Martin Moscrop talks us through A Certain Ratio’s cover version of Banbarra’s 1975 funk barnstormer, ‘Shack Up’
“When A Certain Ratio first started out we were listening to the Velvet Underground, Kraftwerk, Brian Eno, Wire… in fact, when Tony Wilson saw us play an early gig at The Factory Club, he described us as Manchester’s answer to the Velvet Underground.
“We saw some amazing bands at those Factory parties, Suicide, Cabaret Voltaire, Manicured Noise, The Fall, The Tiller Boys, The Human League, Pere Ubu, Joy Division, Iggy Pop, PIL, Magazine… this was way before The Haçienda, when it was at The Russell Club in Hulme. Around that time we also started listening to James Brown, Parliament, and Funkadelic, eventually moving deeper into jazz-funk, Brazilian music like Hermeto, Airto, Flora Purim.
“The jazz scene in Manchester was pretty good in the early 80s. There was Kalima, The Jazz Defektors, Yargo and a few others. We were also popular on the London scene, playing places like The WAG Club, Bass Clef, Ronnie Scott’s and we used to go to local clubs like Berlin, The Gallery, Legends, Rafters, and even The Haçienda played a bit of jazz when it first opened – mainly due to the DJ, Hewan Clarke.
“The first jazz and funk place we went to was a club called Rufus where Hewan was DJing. Then we started going to Legends where the DJs were Colin Curtis and Greg Wilson. Greg played electro and Colin played Latin and jazz-funk. Hewan became a good friend and, rather than having a support band, we used to take him on tour with ACR as our DJ. That was quite ground-breaking at the time, but loads of people do it now.
“It was Simon [Topping] who brought the 45 of Banbarra’s ‘Shack Up’ to a band rehearsal. According to an old girlfriend of his, he’d first heard the song at her house. He’d picked up a copy from Yanks – a record store in Manchester that sold deleted US imports, all at 50p each. It was a brilliant spot where you could find some amazing stuff. The majority of my funk, soul, and jazz collection was purchased there in the late 1970s and early 80s.
“When Simon first played ‘Shack Up’ to us we thought, ‘Wow, that’s so simple. We could play that!”. We’d never done a cover version before. We decided to have a go in rehearsal and it came together really quickly. Me and Simon had played trumpet in the brass band at school when we were younger so we decided to get our dusty old horns out. I think it was the first time we played trumpet on an ACR tune.
“It was such a simple two-note riff. Donald [Johnson] was familiar with the song, so he knew the arrangement and drum pattern straight away. Donald hadn’t been in the band for long, and having a drummer really created new rhythmical opportunities. We were so excited about learning a proper funk tune that we convinced Tony Wilson we should record ‘Shack Up’ as the planned debut Factory Benelux release. We never set out to change the original. We were trying to copy it, but because we were non-musician punks, apart from Donald, it came out the other end sounding like it did.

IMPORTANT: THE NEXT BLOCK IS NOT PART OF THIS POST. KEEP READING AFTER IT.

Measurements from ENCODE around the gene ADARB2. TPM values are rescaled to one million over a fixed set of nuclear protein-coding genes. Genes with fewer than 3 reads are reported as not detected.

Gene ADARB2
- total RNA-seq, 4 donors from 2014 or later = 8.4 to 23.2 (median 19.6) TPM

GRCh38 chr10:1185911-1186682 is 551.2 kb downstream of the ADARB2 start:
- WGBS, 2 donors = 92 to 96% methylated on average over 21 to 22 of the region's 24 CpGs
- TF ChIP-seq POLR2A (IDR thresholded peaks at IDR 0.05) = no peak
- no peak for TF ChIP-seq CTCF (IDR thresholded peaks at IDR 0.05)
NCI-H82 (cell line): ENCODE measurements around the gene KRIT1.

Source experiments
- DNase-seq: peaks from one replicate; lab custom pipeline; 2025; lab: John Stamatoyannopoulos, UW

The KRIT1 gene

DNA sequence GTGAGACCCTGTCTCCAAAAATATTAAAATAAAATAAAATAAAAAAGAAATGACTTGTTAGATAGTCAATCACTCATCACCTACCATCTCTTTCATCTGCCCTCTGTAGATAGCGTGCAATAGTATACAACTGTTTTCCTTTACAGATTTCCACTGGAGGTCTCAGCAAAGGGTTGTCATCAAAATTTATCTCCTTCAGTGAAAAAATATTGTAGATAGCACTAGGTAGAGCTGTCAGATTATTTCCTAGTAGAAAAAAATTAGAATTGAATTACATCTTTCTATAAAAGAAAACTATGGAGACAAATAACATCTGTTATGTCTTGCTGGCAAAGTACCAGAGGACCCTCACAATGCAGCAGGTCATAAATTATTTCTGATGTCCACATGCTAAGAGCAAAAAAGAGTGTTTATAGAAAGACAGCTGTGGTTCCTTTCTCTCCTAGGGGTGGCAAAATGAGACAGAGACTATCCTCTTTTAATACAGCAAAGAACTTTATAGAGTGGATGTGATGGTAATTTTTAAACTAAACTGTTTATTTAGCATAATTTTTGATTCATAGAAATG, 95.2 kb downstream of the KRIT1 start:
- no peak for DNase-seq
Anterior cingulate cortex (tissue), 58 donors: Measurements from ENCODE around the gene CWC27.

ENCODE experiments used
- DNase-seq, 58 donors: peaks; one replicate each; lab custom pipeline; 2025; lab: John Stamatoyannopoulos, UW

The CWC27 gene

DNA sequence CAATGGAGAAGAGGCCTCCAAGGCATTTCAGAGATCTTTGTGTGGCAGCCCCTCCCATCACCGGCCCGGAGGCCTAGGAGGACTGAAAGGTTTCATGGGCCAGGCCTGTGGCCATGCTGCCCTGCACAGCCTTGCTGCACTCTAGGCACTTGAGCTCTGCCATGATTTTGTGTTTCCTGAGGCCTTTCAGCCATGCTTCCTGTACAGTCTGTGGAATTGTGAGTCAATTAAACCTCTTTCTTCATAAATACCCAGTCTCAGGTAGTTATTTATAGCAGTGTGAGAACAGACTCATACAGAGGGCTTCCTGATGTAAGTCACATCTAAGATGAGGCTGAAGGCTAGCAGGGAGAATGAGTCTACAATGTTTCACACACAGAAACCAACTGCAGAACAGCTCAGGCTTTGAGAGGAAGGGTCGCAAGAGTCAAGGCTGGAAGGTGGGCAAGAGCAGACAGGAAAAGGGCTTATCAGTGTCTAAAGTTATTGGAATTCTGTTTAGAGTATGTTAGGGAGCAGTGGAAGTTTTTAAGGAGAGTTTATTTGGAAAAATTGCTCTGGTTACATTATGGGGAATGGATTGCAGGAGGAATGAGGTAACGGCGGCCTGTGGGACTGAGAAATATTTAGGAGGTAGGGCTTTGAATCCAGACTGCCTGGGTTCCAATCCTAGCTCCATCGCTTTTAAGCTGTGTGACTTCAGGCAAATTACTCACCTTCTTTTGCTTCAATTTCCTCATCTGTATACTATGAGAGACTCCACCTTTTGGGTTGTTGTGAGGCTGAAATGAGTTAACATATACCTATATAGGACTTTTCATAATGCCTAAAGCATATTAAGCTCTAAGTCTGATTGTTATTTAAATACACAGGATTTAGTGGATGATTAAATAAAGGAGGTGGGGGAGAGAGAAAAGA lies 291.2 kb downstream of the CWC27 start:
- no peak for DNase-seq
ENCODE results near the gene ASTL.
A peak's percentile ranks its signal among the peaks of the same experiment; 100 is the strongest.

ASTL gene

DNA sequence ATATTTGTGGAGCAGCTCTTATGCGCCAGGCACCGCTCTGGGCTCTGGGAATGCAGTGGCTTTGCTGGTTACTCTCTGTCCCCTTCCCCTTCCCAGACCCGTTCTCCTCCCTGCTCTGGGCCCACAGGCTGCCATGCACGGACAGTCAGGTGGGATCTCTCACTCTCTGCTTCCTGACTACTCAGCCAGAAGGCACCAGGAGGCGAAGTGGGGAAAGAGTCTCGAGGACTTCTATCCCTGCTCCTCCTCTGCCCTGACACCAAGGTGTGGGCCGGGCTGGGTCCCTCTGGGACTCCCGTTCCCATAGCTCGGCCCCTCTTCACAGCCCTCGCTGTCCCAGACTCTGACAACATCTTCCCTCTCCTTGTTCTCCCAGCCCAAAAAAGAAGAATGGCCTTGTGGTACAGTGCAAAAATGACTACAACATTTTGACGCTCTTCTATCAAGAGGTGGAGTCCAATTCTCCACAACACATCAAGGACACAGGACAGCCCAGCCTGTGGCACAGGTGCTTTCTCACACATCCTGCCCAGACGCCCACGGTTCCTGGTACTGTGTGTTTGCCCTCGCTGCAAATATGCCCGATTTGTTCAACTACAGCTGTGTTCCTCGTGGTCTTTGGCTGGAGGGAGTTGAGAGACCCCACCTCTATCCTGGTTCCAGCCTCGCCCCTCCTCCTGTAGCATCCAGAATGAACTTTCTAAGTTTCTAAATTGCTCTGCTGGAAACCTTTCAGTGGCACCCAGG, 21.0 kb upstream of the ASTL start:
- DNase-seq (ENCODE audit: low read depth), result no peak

“We recorded ‘Shack Up’ at The Graveyard Studio – which was in the basement of Stewart Pickering’s house on Church Road in Prestwich. Next to a graveyard – hence the name. I think Stewart was a school teacher, so the studio was really just his part-time hobby. We also recorded side one of ‘The Graveyard And The Ballroom’ there, which was our first, cassette only, album on Factory.
“The Graveyard was a four-track studio, so everything was put down live on two tracks, with vocals, percussion and trumpets overdubbed later. I remember Jez [Kerr] playing a pair of sheep jaw bones as percussion on the break – keeping the beat, along with the claves. Jez collected bones at the time, picking up improvised instruments from a local abattoir!
“I think we spent a day recording and mixing ‘Shack Up’, which cost us £50. Stewart would get really good results considering the equipment was very basic. It’s pushing those limitations that gives those recordings the character and feel they have.
“It was Tony Wilson’s idea to have an in-house producer, like the big American labels. His vision was for Factory Records to have a distinctive sound, which is where Martin Hannett came in. The problem with Martin was that he was difficult to work with, so bands tended to only work with him for a short while. The other issue was that Martin had such a unique production technique, that he would end up changing the bands sound quite a bit, which wasn’t to everyone’s taste.
“After he produced ‘To Each…’ for us, we said to Tony that we wanted to produce our next album ourselves. The result was ‘Sextet’, which ended up being one of our most popular albums. We did some great work with Martin though, with the pinnacle being ‘Flight’. ‘Shack Up’ was our first production without him. To be honest there wasn’t much production involved – apart from making sure we all got to the studio, and someone pressed record!”
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